For a digitally savvy generation, the transition to computer-based testing is more about getting them used to the format and available tools — such as highlighting and enlarging text as well as flagging questions they want to revisit — than getting them comfortable on a computer.
Montero said students at Cottage Hill have been spending time in the computer lab, learning how to log in to the test and use those tools, and are adjusting with few problems.
“The kids that we have in school now, they were born into a time when everything is on the computer,” Montero said. “It’s not anything that is scary or different for them.”
One aspect of the test that is slightly scary for educators is the anticipated results. Last spring, schools throughout California took an unscored practice run of the test to identify any potential kinks in the test-taking process; however, this will be the first year that tests are scored and those scores are released to the public.
Baggett said most schools across the state are expecting students to show low proficiency based largely on the fact that the Common Core standards are still in the early stages of implementation in the classroom and the test format is so new.
“One of biggest fears is what are the scores going to look like, and how is the public going to scrutinize them?” Baggett said.
He cautioned parents and others against comparing scores from this year’s test to scores from previous years.
“You’re looking at apples and oranges,” Baggett said.
The state agrees. On Wednesday, the state board of education voted unanimously to suspend its Academic Performance Index, a score based on standardized testing results that the state uses to rank schools from low to high performing, for the 2014-2015 school year.
The move is meant to give teachers and students additional time to get used to the new educational standards and testing, while also giving the state time to develop a revamped accountability system that will include other factors along with standardized test results.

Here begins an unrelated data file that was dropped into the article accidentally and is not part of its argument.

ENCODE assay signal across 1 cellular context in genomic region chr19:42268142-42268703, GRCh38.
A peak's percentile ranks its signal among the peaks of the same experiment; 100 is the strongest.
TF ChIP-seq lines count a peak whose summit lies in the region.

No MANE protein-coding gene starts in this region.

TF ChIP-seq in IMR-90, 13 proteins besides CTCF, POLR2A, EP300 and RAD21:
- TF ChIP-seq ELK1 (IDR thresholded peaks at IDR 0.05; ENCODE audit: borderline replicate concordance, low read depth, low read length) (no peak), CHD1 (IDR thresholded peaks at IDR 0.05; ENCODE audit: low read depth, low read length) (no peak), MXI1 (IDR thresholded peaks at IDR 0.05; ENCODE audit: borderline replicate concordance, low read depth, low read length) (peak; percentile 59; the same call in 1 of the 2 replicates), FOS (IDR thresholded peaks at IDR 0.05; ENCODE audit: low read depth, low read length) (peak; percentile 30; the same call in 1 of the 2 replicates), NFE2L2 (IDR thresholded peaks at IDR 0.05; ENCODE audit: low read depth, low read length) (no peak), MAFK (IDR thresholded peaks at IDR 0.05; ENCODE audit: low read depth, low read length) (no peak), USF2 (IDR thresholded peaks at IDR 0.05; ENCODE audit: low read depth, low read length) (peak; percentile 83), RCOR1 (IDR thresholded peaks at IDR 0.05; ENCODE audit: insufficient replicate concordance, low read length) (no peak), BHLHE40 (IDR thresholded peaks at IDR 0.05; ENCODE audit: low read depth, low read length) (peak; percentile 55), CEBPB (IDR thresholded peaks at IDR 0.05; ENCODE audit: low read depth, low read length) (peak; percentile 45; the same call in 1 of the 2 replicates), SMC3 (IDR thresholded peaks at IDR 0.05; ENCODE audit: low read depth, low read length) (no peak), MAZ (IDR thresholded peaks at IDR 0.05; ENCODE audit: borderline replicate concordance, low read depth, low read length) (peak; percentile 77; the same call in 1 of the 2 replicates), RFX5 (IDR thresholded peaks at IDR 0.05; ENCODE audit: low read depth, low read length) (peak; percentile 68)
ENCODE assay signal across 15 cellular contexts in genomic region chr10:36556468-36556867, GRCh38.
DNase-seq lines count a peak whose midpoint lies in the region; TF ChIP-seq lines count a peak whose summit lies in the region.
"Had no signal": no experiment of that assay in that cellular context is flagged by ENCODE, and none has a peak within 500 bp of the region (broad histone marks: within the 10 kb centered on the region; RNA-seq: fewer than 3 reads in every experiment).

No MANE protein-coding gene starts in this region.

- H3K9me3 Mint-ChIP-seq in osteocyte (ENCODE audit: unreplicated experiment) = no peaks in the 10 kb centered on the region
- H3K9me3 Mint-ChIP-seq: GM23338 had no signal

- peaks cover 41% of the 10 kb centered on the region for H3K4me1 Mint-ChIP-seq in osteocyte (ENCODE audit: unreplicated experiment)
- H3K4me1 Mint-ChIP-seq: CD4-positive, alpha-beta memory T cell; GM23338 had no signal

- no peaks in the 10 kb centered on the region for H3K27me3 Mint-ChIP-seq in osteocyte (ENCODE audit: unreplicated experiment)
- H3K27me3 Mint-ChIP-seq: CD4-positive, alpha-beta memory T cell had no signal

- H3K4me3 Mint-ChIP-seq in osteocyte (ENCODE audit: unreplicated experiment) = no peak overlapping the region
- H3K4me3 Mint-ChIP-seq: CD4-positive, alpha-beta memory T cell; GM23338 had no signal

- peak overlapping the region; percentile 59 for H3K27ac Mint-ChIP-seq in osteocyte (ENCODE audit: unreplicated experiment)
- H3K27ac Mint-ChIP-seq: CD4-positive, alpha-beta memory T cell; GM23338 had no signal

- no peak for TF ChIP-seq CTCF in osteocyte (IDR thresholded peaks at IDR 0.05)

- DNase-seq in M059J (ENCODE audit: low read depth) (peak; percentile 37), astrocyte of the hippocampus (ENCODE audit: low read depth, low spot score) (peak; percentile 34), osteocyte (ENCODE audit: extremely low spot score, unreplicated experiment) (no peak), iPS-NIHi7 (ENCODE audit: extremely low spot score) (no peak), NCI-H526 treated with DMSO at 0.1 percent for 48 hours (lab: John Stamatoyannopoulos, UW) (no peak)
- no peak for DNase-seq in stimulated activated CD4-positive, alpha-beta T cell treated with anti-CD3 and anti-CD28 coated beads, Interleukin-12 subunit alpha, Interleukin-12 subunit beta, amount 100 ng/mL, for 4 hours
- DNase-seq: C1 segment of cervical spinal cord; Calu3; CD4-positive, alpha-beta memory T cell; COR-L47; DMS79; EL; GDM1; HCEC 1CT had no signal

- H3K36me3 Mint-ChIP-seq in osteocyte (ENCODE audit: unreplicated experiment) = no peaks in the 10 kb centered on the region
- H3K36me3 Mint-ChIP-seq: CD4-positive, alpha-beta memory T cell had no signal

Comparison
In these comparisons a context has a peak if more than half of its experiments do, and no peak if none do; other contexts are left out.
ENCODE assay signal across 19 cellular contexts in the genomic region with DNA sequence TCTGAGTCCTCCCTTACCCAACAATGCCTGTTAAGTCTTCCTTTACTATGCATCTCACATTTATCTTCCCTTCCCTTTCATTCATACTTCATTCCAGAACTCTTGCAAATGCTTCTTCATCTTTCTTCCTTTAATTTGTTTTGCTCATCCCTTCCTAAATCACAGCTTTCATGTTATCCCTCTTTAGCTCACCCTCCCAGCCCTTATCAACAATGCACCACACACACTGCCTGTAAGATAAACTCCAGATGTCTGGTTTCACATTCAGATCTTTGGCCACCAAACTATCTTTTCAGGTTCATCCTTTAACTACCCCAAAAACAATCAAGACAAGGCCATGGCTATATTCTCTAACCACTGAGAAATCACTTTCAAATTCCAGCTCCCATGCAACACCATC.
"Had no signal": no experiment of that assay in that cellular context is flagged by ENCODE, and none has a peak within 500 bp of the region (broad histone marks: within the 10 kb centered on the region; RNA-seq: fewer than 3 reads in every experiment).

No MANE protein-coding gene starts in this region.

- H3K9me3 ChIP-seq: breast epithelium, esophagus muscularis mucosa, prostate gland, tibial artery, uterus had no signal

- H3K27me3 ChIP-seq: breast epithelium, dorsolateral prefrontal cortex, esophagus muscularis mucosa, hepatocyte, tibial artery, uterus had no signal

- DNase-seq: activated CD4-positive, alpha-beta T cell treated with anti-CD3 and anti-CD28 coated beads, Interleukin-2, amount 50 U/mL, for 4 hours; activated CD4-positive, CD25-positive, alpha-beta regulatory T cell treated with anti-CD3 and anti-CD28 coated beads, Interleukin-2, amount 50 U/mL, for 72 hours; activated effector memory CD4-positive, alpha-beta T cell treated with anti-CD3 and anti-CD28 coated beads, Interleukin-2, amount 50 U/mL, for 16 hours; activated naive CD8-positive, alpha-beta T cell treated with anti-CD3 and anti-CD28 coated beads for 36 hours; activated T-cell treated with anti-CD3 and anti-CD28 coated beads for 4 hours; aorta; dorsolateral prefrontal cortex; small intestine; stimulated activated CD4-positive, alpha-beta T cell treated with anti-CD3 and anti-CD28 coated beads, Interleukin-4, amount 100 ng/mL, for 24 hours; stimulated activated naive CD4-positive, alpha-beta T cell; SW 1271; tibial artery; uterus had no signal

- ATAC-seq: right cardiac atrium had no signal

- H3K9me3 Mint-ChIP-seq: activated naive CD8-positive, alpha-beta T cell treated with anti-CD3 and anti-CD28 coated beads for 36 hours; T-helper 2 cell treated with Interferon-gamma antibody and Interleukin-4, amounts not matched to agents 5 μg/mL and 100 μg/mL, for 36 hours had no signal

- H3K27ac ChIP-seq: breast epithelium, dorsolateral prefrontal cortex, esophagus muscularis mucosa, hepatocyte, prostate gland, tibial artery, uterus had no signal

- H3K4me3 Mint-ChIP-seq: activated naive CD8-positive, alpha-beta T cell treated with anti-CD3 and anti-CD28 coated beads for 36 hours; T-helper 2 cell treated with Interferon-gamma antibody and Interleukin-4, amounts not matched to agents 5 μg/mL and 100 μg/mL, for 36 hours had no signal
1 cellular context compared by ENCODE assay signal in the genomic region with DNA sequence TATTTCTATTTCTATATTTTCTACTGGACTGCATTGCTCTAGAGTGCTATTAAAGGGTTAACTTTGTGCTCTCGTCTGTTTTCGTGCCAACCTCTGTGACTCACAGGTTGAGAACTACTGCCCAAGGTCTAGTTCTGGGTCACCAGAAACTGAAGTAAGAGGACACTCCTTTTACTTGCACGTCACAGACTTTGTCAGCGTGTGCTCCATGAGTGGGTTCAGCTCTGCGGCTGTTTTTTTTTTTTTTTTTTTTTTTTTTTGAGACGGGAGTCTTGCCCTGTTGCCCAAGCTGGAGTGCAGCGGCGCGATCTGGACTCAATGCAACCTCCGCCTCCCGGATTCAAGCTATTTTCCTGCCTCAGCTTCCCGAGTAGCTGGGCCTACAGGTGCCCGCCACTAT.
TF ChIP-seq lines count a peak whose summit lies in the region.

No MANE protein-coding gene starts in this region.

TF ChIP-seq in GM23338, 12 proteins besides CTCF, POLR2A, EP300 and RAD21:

Though the state won’t be assessing schools based on scores, educators say they will use this year’s results as a baseline to measure strengths and weaknesses of Common Core implementation, and track progress in following years.
“We will use this data to go forward and make changes in our instructional program based on the scores that we get this year,” Montero said.
And those changes will be easier to make because schools will receive the results of the tests within a few weeks of completing the assessments; under the previous test format, results wouldn’t arrive at schools until August or September of the following school year.
That gives schools a distinct advantage, Montero said, by allowing them to better understand and identify where students might need extra support and make plans to strengthen instruction in those areas before the school year begins. “It helps us look at our program and say, here’s an area we want to focus.”
Baggett said the new assessments will have merit as one of several components teachers can use to help create a more individualized and meaningful experience in the classroom.
“I think in the long run, there’s value in, wow, I can know where my kids need help and I can give them that extra help by having a small group over here work on that need, rather than wholesale teaching my class the same thing,” Baggett said. “Teaching is not one size fits all anymore.”
To contact Staff Writer Emily Lavin, email firstname.lastname@example.org or 530-477-4230.